The federal environment commissioner recently found that Canada’s record on combatting climate change was the worst among G7 countries since the signing of the Paris Agreement in 2015. This was attributed in part to the government’s “policy incoherence,” as seen with investments such as the Trans Mountain pipeline expansion.
These investments fit within a longstanding pattern of hefty federal support to oil and gas companies, mostly through federal agency Export Development Canada (EDC). At last count, this support, which Ottawa does not consider a subsidy, totalled an average of $13.6 billion each year from 2018 to 2020. This made Canada the largest provider of public finance for fossil fuels in the G20. Only Japan, South Korea and China came close to rivalling Canada’s support.
The government recently acknowledged the problem, and has committed to “developing a plan” to phase out public finance for the fossil fuel sector.
At the UN climate conference (COP26) in November, Canada joined over thirty countries in pledging to eliminate a portion of this finance – “direct” support for “unabated” fossil fuel energy overseas – by the end of this year. Uncertainties remain, however, as to how Ottawa will end up defining key terms, such as “abated,” which is often used to describe projects with carbon capture. It also has yet to define the “limited” circumstances under which exceptions may be made.
What’s certain is that the pledge will cover a mere fraction of Canada’s fossil fuel finance: roughly $1 billion, according to a preliminary government estimate. The commitment leaves intact the massive sums that the government provides to the industry in Canada, which in recent years has included billions in loans to projects such as the Trans Mountain and Coastal GasLink pipelines.
The natural resources minister stated in November that a timeline for eliminating Canada’s domestic fossil fuel finance would be announced “in the next few months.” He is collaborating with the ministers of finance and of the environment in hammering out the details of Ottawa’s phase-out plan.
This timeline must at a minimum reflect the same urgency as the COP26 pledge. The International Energy Agency has warned there can be no new oil and gas fields developed if the world is to hold global warming to the critical 1.5°C threshold. According to a recent study in the journal Nature, Canada must leave approximately 83 per cent of its fossil fuel reserves unexploited if the world is to have even a 50 per cent chance of meeting this objective.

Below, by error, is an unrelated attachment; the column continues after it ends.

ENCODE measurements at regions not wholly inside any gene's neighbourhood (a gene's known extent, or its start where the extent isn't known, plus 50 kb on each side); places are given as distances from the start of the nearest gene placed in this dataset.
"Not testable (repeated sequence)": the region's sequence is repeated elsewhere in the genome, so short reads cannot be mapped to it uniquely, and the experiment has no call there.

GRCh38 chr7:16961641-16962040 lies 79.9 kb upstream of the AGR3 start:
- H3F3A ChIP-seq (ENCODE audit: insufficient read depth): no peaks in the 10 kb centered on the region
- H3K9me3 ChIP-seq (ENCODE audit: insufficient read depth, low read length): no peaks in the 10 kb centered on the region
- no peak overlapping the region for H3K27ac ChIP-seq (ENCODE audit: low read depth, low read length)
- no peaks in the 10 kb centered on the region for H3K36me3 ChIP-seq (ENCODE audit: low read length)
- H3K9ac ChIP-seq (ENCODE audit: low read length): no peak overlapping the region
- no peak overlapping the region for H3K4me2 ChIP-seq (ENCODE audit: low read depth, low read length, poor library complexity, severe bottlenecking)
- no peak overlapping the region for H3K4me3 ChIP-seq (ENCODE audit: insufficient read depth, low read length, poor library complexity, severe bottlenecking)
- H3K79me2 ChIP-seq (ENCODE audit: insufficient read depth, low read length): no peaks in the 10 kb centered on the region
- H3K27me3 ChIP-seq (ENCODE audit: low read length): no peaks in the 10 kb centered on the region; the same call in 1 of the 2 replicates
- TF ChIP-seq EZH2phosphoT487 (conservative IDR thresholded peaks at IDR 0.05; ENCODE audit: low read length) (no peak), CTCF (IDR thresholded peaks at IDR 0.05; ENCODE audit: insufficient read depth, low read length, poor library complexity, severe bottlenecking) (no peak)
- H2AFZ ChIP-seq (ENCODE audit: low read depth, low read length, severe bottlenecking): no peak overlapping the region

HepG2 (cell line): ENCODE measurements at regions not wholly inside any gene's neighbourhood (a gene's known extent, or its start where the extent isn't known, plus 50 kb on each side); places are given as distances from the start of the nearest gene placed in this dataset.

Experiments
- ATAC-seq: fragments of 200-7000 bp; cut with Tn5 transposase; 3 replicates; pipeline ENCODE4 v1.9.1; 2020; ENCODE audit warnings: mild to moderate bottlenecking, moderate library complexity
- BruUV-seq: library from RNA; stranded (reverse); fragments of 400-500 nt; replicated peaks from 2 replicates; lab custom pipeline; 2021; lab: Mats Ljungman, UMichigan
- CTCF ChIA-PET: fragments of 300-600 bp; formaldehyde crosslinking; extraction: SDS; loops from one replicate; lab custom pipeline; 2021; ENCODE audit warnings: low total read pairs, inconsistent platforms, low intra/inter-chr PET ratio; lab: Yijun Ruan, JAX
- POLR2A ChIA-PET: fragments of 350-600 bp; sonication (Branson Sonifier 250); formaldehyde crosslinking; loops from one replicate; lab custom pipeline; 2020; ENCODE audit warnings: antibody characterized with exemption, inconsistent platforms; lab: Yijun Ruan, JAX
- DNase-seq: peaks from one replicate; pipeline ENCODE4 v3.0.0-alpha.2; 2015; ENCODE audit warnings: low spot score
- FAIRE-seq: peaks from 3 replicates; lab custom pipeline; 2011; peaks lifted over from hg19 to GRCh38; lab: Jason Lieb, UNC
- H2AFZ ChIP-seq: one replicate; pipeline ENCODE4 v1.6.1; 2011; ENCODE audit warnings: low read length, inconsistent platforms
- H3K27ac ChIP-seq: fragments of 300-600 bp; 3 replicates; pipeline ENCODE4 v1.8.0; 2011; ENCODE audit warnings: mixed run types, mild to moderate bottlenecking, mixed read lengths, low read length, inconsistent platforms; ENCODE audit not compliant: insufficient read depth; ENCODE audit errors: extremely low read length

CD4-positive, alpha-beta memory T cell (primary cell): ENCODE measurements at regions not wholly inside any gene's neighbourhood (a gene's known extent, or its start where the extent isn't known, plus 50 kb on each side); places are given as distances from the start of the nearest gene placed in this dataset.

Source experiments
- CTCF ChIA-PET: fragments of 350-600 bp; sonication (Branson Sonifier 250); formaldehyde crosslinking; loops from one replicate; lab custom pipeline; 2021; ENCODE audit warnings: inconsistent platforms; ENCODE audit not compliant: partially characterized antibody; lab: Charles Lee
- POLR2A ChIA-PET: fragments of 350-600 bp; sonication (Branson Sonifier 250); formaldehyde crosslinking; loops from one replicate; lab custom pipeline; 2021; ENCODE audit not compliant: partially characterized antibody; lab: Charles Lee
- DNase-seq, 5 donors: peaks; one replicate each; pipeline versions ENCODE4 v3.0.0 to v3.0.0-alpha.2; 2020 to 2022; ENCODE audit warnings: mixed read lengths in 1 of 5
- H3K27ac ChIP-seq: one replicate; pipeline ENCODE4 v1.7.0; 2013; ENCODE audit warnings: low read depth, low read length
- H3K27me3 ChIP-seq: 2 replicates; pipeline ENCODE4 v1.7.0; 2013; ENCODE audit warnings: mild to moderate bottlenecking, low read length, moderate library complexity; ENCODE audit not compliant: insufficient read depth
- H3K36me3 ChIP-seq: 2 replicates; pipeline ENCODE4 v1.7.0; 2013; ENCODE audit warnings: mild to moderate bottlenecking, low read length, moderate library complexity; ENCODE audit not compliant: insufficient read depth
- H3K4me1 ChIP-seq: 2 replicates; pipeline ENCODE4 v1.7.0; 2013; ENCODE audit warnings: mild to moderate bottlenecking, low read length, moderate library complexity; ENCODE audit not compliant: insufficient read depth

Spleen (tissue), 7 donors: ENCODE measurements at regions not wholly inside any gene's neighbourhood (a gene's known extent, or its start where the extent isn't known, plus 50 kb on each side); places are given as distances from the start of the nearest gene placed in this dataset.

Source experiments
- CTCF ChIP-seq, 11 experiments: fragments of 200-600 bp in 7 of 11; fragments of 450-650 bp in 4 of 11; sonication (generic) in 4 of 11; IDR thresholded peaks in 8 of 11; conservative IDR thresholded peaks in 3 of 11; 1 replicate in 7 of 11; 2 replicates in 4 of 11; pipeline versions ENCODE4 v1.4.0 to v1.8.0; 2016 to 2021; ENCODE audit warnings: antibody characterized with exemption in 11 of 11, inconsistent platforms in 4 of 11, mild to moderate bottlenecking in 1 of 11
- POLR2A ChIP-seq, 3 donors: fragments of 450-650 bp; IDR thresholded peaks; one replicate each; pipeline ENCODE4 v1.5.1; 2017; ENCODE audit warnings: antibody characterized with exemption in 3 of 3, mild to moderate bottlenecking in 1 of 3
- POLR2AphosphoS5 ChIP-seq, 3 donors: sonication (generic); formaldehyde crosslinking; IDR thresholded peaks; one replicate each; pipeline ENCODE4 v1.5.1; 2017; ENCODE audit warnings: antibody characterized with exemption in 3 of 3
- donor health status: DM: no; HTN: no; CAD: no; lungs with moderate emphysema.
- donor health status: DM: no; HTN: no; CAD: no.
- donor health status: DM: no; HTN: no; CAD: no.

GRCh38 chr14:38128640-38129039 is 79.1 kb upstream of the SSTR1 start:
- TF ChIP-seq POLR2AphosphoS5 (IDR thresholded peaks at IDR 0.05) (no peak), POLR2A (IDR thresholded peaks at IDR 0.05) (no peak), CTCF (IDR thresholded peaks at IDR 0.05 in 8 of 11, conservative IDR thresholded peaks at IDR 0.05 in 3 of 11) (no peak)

Despite this, Export Development Canada has no plan to end its support for fossil fuels. It has committed to a moderate reduction of its support for oil and gas exploration and production, yet remains free to maintain or even increase its support for pipelines or refineries.
The impact of Ottawa’s commitments, regarding both the overseas and domestic components of its fossil fuel finance, will thus depend on the speed and robustness of implementation, and in particular on the presence of gaps in the government’s plan that could allow EDC to continue propping up fossil fuel companies.
Acknowledging a “climate emergency,” as Parliament has done, means that there can be no allowances for supporting new refineries or pipelines, whether for oil or gas.
And it means that there can be no loopholes for supporting oil and gas companies that simply promise to capture their on-site emissions. In a recent letter to the finance minister, hundreds of Canadian climate experts warn that carbon capture is “neither economically sound nor proven at scale,” and is being used to boost oil production, resulting in an increase in overall emissions when that oil is burned.
Carbon capture does nothing to address these downstream emissions that constitute 80 per cent of oil and gas emissions. Far from being a climate solution, they warn, the technology “prolongs our dependence on [fossil fuels] at a time when preventing catastrophic climate change requires winding down fossil fuel use.”
It’s time to end Canada’s half-measures on climate. Ottawa must initiate a swift and complete phase-out of all public financial support for fossil fuel development of any kind, in Canada or abroad.
Karen Hamilton and Shawn Katz work at Above Ground, a project of MakeWay Charitable Society that seeks to ensure companies based in Canada or supported by the Canadian state respect human rights and the environment.